As vegan and plant-based diets become more popular, there is a lot more information out there on this lifestyle than ever before. And while some of it is true, a lot of it is not based on current science. In this post, we will debunk 7 myths about vegan diets that you may have heard – and have a better understanding of why they are not true!
7 Vegan Diet Myths – Debunked!
Vegan diet myth 1: It’s really hard to get enough protein on a vegan diet AND vegan proteins are not “complete”
If you eat a variety of protein-rich vegan foods each day, it’s easy to get more than enough protein on a vegan diet. Protein-rich vegan foods include legumes (beans, lentils), soy foods (tofu, tempeh), meat substitutes (veggie burgers, crumbles, seitan), nuts and seeds, and whole grains (brown rice, quinoa).
And there is no need to combine vegan proteins in order to create a “complete” protein. For example, if you are vegan (or vegetarian), you may have heard that you should eat beans AND rice together, in order to make a complete protein. This is because there is a myth that plant foods don’t contain all the essential amino acids that humans need to be healthy. Because of this, we must either eat animal protein or combine certain plant foods with other plant proteins to ensure we consume the necessary complete proteins. But this is not true – our bodies are Your body takes all the necessary amino acids it needs from all the foods you need – even if you don’t eat the foods together.
“If a diet has at least a modest amount of variability (which is the case in economically developed countries) there are no issues regarding sufficient intakes of any individual indispensable amino acids from vegetarian diets” – Dietary Protein and Amino Acids in Vegetarian Diets—A Review
Vegan diet myth 2: Vegans eat soy, and soy isn’t safe
This myth is based on outdated science….and it’s one that never seems to go away. Soy IS healthy for everyone and is an excellent source of nutrients (the only people that should avoid soy are those with allergies to soy – just as some people have allergies to corn, wheat, etc, and should avoid these foods).
In fact, studies show that children and teens eating just one serving of soy a day decreases their risk of breast cancer later in life. Soy can also reduce the risk of heart disease, relieve hot flashes, prevent prostate cancer, and protect bone health in post-menopausal women.
Much of the “anti-soy” information to be found is promoted by the pro dairy industry – and there are no legitimate studies to back up their claims. And with all the health benefits that come from eating soy, it’s unfortunate that so many myths about soy continues.
To learn more about soy, check out this post: Is Soy Healthy? Facts you should know.
Vegan diet myth 3: You can’t be an athlete (or bodybuilder) if you are vegan
Another vegan diet myth is that you can’t be strong – or an athlete or bodybuilder – if you are vegan. There are many world-class AND world champion vegan athletes – and the number keeps growing. A simple Google search brings up long lists of vegan and plant-based bodybuilders, runners, tennis players, cyclists, boxers, fighters, and national sports league players.
Since some of the benefits of a plant-based, vegan diet include improved cardiovascular health, lower body fat, lower oxidative stress, reduced inflammation, and increased post-workout recovery time, it’s no surprise that more and more athletes are going vegan.
Recent research has shown that plant-based diets can help athletes improve their performance by decreasing weight, creating leaner bodies, and improving stamina. A study from the Department of Exercise Science at the University of Québec has shown that not only does a vegan diet enhance athletic performance, but vegans also outperform omnivores in strength AND endurance events.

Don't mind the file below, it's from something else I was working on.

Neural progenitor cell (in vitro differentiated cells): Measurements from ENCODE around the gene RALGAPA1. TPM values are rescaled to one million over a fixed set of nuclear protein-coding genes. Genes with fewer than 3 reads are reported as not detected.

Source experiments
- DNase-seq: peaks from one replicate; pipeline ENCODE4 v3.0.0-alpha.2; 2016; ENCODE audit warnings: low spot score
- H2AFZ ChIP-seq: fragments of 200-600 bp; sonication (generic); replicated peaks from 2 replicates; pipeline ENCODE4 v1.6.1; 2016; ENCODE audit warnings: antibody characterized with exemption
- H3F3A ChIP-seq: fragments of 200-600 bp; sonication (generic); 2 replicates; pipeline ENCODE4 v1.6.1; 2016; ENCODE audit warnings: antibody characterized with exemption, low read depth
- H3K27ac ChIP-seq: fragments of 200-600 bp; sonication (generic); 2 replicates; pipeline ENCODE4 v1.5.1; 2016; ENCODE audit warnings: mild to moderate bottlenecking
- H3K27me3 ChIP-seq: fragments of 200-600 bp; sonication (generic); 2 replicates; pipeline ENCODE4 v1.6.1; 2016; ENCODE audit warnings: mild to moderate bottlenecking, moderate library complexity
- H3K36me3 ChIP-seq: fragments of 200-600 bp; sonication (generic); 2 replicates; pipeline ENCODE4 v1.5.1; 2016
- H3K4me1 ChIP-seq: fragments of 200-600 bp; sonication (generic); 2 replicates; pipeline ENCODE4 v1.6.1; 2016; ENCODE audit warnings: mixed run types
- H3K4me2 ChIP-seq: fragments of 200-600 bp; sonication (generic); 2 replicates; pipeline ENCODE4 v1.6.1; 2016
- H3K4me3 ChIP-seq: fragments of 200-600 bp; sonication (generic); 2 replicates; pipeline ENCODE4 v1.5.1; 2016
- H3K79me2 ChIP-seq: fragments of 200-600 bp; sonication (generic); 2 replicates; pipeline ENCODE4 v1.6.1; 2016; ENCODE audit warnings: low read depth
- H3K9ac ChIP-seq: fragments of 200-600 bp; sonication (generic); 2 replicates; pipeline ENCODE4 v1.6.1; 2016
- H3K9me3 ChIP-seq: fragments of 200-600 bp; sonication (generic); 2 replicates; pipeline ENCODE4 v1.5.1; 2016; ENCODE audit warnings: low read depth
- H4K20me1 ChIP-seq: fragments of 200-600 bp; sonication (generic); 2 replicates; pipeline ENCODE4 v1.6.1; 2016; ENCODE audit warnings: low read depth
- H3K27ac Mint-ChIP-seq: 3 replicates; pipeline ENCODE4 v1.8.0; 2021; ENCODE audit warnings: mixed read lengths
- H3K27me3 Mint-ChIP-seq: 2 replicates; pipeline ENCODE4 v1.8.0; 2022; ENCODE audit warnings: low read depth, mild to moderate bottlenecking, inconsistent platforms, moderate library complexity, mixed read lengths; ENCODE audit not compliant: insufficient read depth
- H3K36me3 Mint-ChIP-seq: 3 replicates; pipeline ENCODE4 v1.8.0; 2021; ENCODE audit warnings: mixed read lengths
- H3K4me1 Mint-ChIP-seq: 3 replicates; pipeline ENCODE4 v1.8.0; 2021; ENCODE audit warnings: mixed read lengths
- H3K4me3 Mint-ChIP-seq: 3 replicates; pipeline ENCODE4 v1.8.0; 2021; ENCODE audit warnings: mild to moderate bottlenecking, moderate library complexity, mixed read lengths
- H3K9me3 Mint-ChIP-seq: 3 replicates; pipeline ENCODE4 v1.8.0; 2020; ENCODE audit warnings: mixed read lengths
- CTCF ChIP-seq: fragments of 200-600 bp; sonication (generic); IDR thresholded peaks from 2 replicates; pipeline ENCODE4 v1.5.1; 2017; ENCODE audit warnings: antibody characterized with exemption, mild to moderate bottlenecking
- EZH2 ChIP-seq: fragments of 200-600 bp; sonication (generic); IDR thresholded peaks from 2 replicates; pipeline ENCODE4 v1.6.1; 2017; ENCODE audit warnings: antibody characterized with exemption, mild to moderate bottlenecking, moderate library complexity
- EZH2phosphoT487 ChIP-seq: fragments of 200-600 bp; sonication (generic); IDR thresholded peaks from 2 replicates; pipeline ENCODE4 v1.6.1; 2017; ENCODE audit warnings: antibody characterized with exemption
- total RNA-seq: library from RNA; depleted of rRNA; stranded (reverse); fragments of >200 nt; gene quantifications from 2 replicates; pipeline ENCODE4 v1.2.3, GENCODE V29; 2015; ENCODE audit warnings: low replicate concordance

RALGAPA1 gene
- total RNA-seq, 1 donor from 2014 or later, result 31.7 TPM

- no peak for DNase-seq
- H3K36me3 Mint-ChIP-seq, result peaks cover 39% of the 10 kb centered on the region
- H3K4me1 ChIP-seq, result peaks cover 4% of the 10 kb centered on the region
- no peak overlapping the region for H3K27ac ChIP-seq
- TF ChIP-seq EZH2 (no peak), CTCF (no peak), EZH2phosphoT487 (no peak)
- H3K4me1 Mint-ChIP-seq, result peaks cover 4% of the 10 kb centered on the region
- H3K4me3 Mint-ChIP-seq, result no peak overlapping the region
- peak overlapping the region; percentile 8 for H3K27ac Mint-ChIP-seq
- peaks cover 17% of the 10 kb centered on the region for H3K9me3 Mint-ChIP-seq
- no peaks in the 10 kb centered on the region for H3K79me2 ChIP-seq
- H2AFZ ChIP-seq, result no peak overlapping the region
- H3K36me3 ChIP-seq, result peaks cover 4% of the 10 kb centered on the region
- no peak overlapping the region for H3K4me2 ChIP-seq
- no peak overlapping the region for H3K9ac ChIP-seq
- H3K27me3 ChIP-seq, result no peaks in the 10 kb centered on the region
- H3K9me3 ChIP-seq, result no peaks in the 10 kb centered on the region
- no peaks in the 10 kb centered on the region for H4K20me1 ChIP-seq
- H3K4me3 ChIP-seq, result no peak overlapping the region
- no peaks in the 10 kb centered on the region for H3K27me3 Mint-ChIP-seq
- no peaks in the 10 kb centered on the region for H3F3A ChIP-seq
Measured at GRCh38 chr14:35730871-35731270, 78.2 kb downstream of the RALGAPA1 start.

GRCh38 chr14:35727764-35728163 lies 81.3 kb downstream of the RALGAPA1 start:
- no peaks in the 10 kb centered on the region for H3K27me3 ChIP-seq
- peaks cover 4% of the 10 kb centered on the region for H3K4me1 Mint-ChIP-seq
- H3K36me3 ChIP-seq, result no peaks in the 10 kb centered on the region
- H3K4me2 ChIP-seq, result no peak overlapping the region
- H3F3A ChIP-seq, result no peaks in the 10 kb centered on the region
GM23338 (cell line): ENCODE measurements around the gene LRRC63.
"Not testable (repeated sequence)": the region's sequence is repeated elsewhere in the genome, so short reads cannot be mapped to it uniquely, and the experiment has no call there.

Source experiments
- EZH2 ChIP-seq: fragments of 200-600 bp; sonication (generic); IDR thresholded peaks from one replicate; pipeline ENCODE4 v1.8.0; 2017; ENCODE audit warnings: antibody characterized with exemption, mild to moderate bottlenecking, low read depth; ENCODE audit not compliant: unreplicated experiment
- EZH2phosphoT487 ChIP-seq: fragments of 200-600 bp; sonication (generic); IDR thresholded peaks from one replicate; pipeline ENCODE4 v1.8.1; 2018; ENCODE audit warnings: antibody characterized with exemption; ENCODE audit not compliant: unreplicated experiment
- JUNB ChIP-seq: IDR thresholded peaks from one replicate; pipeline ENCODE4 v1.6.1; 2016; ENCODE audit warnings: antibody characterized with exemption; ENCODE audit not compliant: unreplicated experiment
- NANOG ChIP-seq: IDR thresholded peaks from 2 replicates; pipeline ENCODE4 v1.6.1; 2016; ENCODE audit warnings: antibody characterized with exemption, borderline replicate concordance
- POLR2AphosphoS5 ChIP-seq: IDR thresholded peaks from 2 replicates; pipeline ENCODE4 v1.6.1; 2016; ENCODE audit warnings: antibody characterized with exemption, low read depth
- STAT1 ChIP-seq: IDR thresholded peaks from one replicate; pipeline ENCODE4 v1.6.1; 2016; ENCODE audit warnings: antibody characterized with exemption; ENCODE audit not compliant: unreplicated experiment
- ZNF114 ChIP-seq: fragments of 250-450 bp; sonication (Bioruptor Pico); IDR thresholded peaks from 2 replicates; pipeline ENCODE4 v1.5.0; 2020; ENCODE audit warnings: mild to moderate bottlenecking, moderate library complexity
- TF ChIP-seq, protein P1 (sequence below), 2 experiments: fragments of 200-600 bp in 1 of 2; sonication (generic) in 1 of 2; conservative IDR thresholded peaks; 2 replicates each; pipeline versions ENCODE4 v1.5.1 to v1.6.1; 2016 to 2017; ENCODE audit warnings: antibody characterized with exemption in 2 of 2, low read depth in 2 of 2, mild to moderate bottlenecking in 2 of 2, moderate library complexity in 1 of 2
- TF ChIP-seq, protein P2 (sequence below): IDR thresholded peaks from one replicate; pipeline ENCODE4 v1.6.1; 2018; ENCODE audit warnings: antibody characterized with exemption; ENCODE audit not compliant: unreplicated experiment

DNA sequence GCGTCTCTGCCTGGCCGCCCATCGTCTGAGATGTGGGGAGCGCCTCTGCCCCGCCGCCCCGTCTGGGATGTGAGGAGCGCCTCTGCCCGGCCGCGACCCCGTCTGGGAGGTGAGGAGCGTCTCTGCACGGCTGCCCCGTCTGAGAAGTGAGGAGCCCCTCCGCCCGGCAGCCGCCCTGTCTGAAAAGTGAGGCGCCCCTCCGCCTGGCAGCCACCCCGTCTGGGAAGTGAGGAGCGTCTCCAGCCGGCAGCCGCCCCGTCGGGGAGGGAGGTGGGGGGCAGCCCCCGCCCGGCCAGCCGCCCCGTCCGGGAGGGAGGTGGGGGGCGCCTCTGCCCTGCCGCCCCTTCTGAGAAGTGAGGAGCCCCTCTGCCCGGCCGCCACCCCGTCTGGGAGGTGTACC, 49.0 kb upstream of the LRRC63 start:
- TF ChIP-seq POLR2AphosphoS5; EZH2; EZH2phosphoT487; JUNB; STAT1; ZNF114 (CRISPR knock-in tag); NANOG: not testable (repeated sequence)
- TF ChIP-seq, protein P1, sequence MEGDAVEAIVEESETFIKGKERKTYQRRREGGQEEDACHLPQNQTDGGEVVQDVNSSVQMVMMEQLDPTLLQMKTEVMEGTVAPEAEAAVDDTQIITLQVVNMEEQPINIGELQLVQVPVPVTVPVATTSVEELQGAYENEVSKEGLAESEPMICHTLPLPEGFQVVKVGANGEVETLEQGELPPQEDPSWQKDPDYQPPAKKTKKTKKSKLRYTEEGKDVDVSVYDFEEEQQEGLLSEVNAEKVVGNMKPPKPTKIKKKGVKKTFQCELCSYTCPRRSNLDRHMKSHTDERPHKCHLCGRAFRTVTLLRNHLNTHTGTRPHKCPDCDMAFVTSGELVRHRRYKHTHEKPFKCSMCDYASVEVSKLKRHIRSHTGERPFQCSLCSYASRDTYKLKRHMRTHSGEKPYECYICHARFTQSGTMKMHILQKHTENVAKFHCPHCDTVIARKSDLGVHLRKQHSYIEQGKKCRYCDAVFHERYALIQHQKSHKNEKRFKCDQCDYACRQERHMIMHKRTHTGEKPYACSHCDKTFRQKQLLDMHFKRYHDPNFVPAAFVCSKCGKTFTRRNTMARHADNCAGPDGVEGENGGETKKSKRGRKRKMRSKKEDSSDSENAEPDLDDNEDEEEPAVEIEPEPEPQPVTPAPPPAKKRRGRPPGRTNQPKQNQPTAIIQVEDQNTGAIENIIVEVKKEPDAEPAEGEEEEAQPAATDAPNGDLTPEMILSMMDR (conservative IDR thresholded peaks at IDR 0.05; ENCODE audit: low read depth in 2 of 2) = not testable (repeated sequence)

Check out this short clip from the film The Game Changers (if you haven’t seen this film in its entirety, I highly recommend it!!). Check it out on Netflix or on the official website here.
“I spent over 1,000 hours looking at peer reviewed medical science and realized that a plant-based diet is superior and optimal for health and athletic performance.” – James Lightning Wilkes, Professional Mixed Martial Artist/Retired UFC Fighter, Winner of The Ultimate Fighter: United States vs. United Kingdom
Vegan diet myth 4: Beans (and their lectins!) are bad for you
Beans are one of the healthiest foods to eat! Have you heard of the Blue Zones? The Blue Zones are regions in the world that are studied because the people who live in these “Blue Zones” are the longest-lived people on the planet. And the one thing ALL the Blue Zones have in common is beans. People in all the Blue Zones eat at least four times as many beans – around a cup a day – than the average person does.
“Whoever eats the most beans, lives the longest.” – Dr Joel Fuhrman
And not only are beans an excellent source of protein and fiber, iron, and antioxidants, but they are also important for gut health. The fiber in beans allows healthy prebiotics in your gut to flourish.
Lectins are a type of protein found in some high-fiber foods, such as raw kidney beans and grains. While they can cause gas or intestinal discomfort in some people, the lectin in beans is largely destroyed by cooking, soaking, sprouting, or fermenting beans. And much of the problem with lectins occurs when people eat undercooked kidney beans.
But there are health benefits to lectins. Lectins can act as an antioxidant, which protects cells from damage caused by free radicals. They also slow down digestion and the absorption of carbohydrates, which may prevent sharp rises in blood sugar and high insulin levels. So the health benefits of consuming these foods – including beans! – far outweigh the potential harm of lectins in these foods.
But there is a LOT of marketing AND money when it comes to being “anti-lectin” (and anti-bean!). There are bestselling books and enzyme supplements. So always consider the source of what you reading…and do your own research! Look for actual unbiased studies before you make a decision on what you do or don’t put in your body.